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Federal health officials announced Thursday that the rate of cases of autism and related disorders in the U.S. now stands at roughly 1 in 88 children.
The new figures from the CDC are up from a previous estimate of 1 in 110, and suggest the increase is largely a result of wider screening and better diagnosis. The Washington Post explains that the 1-in-88 figure means that autism is nearly twice as common as it was thought to be only five years ago, and that the disorder likely affects roughly 1 million American children and teens.
Among the CDC's new findings were that the prevalence of autism is five times more common in boys than girls. Higher rates of incidences were also found in certain states like Utah and New Jersey, although researchers say that access to school information could be the cause of such disparity.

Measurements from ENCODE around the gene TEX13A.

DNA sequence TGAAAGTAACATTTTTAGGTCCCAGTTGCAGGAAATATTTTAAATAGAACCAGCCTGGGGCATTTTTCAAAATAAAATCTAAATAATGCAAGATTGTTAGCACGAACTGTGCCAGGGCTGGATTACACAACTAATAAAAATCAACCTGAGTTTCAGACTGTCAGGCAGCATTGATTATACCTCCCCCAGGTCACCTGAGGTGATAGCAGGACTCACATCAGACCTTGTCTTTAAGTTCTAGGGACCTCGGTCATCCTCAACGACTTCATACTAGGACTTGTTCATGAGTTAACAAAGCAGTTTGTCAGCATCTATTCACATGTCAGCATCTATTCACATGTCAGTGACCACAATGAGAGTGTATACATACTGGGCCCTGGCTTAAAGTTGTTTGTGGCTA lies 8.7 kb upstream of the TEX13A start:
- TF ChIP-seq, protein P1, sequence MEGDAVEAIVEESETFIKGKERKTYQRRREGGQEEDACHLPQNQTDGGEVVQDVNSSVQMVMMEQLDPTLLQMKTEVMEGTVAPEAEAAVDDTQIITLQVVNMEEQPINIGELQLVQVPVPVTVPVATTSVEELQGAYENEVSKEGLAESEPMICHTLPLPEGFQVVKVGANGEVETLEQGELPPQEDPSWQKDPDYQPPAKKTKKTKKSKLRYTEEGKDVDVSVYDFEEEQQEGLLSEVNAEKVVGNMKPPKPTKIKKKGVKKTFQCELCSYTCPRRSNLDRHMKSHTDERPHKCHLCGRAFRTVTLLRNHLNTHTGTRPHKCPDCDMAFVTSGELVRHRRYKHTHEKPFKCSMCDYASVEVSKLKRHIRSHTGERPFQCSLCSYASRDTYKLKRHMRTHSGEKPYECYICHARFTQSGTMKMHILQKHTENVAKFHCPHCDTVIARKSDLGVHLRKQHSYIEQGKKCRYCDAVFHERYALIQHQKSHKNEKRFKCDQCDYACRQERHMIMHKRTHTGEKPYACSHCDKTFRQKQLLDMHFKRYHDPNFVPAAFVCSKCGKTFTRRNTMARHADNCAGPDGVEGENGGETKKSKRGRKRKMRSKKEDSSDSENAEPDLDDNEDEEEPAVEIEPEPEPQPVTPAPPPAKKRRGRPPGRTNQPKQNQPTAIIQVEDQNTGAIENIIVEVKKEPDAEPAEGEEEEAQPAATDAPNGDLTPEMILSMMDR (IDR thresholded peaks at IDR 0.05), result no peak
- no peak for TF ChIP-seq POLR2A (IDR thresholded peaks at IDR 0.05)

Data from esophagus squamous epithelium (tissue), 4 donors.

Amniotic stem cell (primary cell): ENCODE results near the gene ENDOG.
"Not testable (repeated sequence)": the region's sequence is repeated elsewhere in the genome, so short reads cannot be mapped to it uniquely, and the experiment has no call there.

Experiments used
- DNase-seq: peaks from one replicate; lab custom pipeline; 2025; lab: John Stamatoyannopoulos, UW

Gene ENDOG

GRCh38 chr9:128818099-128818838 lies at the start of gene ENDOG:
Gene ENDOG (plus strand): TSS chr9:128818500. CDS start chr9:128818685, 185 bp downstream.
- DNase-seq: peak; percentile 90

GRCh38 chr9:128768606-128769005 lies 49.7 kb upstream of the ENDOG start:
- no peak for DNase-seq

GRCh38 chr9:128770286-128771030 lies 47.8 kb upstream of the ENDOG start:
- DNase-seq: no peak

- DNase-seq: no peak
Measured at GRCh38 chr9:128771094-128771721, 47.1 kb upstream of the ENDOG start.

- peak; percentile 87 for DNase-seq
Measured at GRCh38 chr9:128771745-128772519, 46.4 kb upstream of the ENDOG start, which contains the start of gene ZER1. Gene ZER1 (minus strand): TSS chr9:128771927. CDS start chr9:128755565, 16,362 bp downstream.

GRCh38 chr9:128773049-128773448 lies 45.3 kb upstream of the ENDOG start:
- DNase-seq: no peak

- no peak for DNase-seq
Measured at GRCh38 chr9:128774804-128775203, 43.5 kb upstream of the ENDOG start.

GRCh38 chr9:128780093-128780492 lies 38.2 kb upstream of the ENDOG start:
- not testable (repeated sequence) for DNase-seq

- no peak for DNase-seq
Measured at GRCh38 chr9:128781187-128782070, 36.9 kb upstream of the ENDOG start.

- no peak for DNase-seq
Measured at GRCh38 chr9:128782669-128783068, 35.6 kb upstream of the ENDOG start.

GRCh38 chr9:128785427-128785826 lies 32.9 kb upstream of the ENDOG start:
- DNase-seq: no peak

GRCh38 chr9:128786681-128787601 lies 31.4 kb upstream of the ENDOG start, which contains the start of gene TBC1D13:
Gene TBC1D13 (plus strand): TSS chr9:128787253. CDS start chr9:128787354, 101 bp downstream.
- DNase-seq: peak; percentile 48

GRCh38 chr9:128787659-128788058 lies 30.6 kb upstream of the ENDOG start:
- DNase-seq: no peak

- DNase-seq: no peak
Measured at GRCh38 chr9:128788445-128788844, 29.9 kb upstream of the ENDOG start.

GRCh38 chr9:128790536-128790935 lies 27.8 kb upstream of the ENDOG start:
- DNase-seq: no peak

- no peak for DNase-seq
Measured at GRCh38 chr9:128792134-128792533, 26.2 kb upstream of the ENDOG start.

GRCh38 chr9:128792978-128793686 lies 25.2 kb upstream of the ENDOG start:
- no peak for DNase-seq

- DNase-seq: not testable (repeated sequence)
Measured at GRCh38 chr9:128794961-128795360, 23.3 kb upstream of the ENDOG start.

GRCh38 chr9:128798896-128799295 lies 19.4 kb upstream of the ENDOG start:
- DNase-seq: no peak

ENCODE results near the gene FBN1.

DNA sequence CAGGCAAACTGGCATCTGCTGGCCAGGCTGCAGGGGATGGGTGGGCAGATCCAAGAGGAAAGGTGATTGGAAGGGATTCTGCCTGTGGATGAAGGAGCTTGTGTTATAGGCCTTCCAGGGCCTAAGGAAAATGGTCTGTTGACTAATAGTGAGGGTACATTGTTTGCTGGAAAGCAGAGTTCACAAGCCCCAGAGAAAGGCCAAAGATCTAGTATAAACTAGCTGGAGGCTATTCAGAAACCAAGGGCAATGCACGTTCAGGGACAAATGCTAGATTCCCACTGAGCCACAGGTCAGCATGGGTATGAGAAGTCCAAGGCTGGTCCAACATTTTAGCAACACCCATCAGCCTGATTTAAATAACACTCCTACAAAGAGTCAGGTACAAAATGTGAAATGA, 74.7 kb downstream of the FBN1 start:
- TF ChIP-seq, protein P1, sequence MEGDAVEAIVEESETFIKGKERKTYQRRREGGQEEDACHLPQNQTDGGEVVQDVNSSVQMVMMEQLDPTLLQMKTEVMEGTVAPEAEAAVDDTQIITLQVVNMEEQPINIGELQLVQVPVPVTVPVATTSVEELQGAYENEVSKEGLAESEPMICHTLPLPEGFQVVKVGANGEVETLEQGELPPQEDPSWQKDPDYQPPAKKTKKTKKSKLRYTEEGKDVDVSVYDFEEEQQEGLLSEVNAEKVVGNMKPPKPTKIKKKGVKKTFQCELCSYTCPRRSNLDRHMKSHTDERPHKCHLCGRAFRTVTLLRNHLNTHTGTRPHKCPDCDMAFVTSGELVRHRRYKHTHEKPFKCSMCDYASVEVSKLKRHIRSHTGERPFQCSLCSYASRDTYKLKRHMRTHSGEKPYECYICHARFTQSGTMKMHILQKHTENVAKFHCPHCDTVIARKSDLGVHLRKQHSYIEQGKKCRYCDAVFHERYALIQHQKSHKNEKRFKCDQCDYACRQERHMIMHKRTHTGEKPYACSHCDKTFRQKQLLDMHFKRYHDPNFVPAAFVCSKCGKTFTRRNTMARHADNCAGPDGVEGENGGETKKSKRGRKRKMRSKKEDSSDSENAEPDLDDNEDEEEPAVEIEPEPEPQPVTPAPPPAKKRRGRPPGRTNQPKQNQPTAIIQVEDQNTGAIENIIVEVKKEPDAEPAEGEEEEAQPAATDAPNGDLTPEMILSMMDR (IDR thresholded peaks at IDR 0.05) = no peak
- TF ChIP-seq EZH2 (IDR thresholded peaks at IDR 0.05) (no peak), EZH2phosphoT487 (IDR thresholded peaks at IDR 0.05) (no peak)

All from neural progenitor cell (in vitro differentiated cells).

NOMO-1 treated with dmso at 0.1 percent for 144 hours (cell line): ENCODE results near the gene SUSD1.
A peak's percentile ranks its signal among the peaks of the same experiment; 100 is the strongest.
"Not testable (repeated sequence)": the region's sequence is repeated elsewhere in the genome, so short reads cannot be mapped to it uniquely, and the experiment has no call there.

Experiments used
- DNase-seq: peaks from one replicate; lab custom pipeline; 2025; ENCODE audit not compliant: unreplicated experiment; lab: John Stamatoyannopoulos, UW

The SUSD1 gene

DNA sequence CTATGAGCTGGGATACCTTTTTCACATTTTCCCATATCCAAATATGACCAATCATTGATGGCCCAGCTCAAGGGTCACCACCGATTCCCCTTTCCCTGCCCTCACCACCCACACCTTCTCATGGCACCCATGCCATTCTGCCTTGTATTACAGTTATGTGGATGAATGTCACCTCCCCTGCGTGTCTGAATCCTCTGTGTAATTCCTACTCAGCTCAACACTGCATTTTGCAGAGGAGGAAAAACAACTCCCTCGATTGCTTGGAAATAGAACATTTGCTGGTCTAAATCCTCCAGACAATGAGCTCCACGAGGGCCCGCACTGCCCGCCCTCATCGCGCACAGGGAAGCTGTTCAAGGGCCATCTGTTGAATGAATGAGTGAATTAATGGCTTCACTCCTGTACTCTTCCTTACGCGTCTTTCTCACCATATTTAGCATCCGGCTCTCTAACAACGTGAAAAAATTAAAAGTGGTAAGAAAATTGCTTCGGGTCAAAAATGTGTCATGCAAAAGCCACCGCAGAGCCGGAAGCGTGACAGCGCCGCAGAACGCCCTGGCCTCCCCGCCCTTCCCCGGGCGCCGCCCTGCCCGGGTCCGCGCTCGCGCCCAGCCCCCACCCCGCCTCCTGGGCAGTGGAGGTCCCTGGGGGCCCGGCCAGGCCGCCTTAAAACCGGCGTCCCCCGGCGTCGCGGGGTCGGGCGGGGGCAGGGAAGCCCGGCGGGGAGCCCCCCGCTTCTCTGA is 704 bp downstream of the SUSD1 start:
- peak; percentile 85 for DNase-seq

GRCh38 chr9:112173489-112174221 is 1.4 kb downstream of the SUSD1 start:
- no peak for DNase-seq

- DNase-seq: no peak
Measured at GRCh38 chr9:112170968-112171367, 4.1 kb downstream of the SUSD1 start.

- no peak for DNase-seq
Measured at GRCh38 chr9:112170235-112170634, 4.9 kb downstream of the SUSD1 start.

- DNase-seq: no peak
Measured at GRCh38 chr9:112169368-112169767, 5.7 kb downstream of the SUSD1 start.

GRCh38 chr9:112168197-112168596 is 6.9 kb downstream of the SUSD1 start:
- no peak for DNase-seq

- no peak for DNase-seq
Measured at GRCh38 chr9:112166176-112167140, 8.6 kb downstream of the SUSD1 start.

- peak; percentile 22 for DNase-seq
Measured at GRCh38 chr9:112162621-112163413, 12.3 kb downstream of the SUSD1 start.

While wider screening is likely behind much of the increase, some experts say that there may be more to the picture.
"While we're not completely sure of what is driving the rise in autism cases, it is certainly striking enough to warrant exploring in detail the possibility that environmental exposures contribute to this," Marc Weisskopf, an epidemiologist and associate professor at the Harvard School of Public Health, told USA Today.